Broken Timing Belt (Prelude)

Discussion in 'Prelude' started by Bob, Oct 13, 2003.

  1. Bob

    Bob Guest

    I have a 1988 Honda Prelude SI that broke a timing belt. I know other cars
    the have such a incidents can do major damage and then some have designed
    in where valve don't hit the pistons. I am hoping for condition 2. What are
    my chances?
    Bob, Oct 13, 2003
  2. Bob

    MZ Guest

    According to this looks like #1
    MZ, Oct 13, 2003
  3. If you have never before changed a timing belt, I suggest that you have it
    towed to your favorite mechanic or a Honda service center and have them do
    the work for you. They can also tell you about any damage that may have
    Bill B. Johnson, Oct 13, 2003
  4. Bob

    Bob Guest

    I guess I am to expect bent valves and hopefully it didn't go through the
    top of the piston.
    Bob, Oct 13, 2003
  5. Bob

    David L Guest

    Hate to say this, but expect the bent valves. You can either have the head
    worked on and bent valves replaced, replace the engine with a used engine
    (many places on the net sells them), or get a new car. If getting another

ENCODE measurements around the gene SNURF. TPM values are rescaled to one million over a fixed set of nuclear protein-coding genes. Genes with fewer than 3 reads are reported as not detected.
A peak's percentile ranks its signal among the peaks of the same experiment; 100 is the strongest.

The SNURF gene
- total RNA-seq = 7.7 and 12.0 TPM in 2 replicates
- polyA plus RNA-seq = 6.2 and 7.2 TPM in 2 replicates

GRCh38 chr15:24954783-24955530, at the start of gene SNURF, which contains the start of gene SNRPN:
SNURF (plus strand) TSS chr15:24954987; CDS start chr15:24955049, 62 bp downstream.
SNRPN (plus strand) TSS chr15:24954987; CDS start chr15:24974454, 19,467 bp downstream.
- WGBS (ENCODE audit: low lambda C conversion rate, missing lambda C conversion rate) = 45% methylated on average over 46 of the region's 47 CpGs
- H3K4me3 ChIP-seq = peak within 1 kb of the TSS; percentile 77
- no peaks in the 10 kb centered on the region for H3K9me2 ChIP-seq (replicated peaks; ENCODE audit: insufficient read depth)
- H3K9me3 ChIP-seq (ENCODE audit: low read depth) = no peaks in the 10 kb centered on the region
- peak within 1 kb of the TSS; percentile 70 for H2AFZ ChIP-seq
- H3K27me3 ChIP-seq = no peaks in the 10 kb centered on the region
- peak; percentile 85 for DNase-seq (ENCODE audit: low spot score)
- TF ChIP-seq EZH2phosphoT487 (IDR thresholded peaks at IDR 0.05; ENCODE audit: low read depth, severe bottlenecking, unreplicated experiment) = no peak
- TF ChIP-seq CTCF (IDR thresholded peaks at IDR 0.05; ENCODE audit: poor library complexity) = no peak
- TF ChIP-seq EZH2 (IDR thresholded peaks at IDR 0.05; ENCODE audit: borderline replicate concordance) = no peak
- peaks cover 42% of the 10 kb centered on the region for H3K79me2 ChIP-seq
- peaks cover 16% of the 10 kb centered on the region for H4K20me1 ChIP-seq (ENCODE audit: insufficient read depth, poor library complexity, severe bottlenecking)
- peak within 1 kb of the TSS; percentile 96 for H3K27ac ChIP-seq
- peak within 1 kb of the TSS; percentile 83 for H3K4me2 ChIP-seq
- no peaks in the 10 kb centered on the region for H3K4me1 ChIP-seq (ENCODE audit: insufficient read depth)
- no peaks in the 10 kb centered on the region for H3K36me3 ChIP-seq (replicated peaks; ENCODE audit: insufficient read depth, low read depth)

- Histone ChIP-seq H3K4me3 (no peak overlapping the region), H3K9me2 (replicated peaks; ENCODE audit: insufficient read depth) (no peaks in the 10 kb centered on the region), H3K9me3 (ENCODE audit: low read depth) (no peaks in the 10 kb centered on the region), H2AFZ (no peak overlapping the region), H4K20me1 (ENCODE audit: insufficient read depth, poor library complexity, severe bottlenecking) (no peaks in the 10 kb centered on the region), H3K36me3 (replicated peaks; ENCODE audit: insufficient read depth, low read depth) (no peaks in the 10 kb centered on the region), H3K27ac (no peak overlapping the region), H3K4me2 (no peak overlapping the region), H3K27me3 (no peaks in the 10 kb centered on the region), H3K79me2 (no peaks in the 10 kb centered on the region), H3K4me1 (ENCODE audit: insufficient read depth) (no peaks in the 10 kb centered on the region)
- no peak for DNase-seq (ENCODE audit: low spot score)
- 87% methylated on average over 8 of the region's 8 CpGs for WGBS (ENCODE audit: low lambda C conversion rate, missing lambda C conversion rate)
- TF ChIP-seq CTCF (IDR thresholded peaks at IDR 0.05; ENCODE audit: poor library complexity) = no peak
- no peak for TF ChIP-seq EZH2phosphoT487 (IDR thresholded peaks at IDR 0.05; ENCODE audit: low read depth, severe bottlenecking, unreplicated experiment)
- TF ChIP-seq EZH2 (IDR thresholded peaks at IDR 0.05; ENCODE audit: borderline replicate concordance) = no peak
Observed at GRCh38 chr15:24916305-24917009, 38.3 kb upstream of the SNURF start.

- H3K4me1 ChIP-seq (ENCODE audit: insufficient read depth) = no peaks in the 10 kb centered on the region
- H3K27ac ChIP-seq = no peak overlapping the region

car is not in the budget, I'd recommending dropping in one of those used
    engines from Japan. Just type "Used Honda engines" in yahoo or google...

    Small chance it did not bend the valves, but have a mechanic check it out.

    Good luck,
    btw - I speak from experience from an '89 Prelude Si!
    David L, Oct 13, 2003
  6. Bob

    Bob Guest

    Yep, thats what I expect. remove head and replace valves. I just hope I
    don't see one impaled in the top of a piston.
    Bob, Oct 13, 2003
  7. Bob

    Bill Kapaun Guest

    You have "condition 1", but sometimes you still can get lucky.
    If the engine happened to be idling when the belt broke, you may have
    gotten lucky.
    If the engine made a sudden stop when it broke, probably not.
    Bill Kapaun, Oct 13, 2003
  8. Bob

    Eric Guest

    When the valves hit the pistons they bend. They leave slight indentations
    in the tops of the pistons. The pistons are otherwise not damaged in most

    Eric, Oct 13, 2003
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